Disney Stock (NYSE:DIS)
The Walt Disney Company (NYSE:DIS) has gotten off to a great start this year by staking its claim as the year’s top-performing film studio. Despite that, Disney stock declined.
Box office earnings for Disney (DIS) movies in 2017 were $4.9 billion, including $1.1 billion from Marvel-related films. Avatar: The Way of Water, Disney’s (DIS) best movie, brought in about $1.5 billion at the worldwide box office, which is not a surprise. To further contextualize Disney’s (DIS) “win,” Universal (CMCSA) was the second-place studio in 2017, with their movies grossing $3.9 billion globally.
However, with Disney stock still undergoing upheaval with the unexpected departure of Chief Executive Bob Chapek and the return of former CEO and Disney (DIS) legend Bob Iger in November, the entertainment giant is facing some uncertainty about what 2023 will look like for everything from the fate of Disney+ to the dining plans at several of its theme parks.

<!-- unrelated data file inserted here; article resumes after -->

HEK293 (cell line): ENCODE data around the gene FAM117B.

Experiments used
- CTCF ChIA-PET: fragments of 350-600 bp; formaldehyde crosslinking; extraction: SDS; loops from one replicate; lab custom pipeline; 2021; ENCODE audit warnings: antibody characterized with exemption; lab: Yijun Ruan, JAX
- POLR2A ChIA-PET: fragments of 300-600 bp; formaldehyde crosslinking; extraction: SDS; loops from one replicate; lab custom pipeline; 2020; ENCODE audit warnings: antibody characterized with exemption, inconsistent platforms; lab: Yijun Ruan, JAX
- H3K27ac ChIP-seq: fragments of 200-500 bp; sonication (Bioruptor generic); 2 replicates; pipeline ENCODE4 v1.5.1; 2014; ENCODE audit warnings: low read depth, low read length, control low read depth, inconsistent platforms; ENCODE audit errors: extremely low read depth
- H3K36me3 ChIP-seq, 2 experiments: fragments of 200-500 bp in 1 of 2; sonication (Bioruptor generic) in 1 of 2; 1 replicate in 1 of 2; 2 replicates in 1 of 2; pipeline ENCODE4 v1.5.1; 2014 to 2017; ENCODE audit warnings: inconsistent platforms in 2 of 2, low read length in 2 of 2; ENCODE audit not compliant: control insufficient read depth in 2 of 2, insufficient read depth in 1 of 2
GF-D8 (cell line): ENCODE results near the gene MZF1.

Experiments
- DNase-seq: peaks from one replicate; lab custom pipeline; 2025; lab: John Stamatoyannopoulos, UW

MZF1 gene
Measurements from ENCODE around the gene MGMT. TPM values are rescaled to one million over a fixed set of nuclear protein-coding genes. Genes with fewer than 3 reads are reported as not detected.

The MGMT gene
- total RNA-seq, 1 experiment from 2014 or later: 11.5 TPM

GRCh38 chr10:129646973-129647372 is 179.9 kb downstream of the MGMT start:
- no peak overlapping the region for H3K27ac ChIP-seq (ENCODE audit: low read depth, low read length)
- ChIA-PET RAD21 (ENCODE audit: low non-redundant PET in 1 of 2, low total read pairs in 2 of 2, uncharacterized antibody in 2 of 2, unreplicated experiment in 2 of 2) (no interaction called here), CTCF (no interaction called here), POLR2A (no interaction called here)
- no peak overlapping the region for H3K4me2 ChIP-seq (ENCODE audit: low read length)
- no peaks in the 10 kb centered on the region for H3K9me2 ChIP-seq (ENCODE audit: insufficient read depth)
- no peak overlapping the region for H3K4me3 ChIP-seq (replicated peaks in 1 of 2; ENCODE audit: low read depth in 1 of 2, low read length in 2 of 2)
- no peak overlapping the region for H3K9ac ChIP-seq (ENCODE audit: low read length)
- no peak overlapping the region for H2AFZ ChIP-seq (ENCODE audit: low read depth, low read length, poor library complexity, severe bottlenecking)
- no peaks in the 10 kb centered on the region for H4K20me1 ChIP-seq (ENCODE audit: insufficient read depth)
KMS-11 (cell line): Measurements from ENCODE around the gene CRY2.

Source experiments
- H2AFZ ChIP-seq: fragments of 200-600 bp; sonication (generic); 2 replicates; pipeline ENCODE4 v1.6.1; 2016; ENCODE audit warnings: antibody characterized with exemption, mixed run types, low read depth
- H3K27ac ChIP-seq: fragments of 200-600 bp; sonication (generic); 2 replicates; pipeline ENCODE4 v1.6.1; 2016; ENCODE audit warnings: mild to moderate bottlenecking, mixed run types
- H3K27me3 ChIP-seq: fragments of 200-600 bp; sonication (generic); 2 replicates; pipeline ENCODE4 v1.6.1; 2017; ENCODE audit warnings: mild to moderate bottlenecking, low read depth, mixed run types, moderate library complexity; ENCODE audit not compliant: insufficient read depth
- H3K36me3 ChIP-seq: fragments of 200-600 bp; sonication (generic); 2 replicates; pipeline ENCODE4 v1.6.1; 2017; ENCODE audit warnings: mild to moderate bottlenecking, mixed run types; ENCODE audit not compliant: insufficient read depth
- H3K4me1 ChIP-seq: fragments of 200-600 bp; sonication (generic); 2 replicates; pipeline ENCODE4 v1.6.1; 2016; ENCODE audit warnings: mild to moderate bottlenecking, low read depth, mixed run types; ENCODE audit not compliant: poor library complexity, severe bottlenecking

Bank of America analyst Jessica Reif Ehrlich said on Thursday that Disney (DIS) investors should brace for a “choppy” first quarter this year due to an “emphasis on shift in [the company’s] strategic orientation” as 2023 has begun.
Ehrlich predicts that “the organization of the content division at Disney Media and Entertainment [DMED] will be Bob Iger’s top priority.” Ehrlich said this would be at odds with what Chapek had done since becoming CEO of Disney (DIS) in 2020, when he moved all of Disney’s (DIS) material under its distribution business.
Investors, according to Ehrlich, should anticipate Iger to impose “a major emphasis on cost savings,” and it would not be odd for the corporation to revise its projections for new Disney+ users.
Ehrlich has said that it is “unclear when and if any strategic adjustments would be handled” concerning ESPN and Hulu, two other significant sections of Disney. There has been talking of Disney (DIS) spinning out ESPN into its firm, and the corporation controls around two-thirds of the Hulu streaming TV service.
Ehrlich predicted that workers and investors at Disney (DIS) would immediately learn about any plans Iger had.
According to Ehrlich, the return of Bob Iger “will significantly increase staff morale and investor sentiment.” Because of Iger’s track record since replacing Michael Eisner in 2005, we expect swift and decisive action.
This week, reports surfaced that Apple had poached one of Disney’s top marketing execs to oversee advertising for Apple’s upcoming TV+ streaming service.
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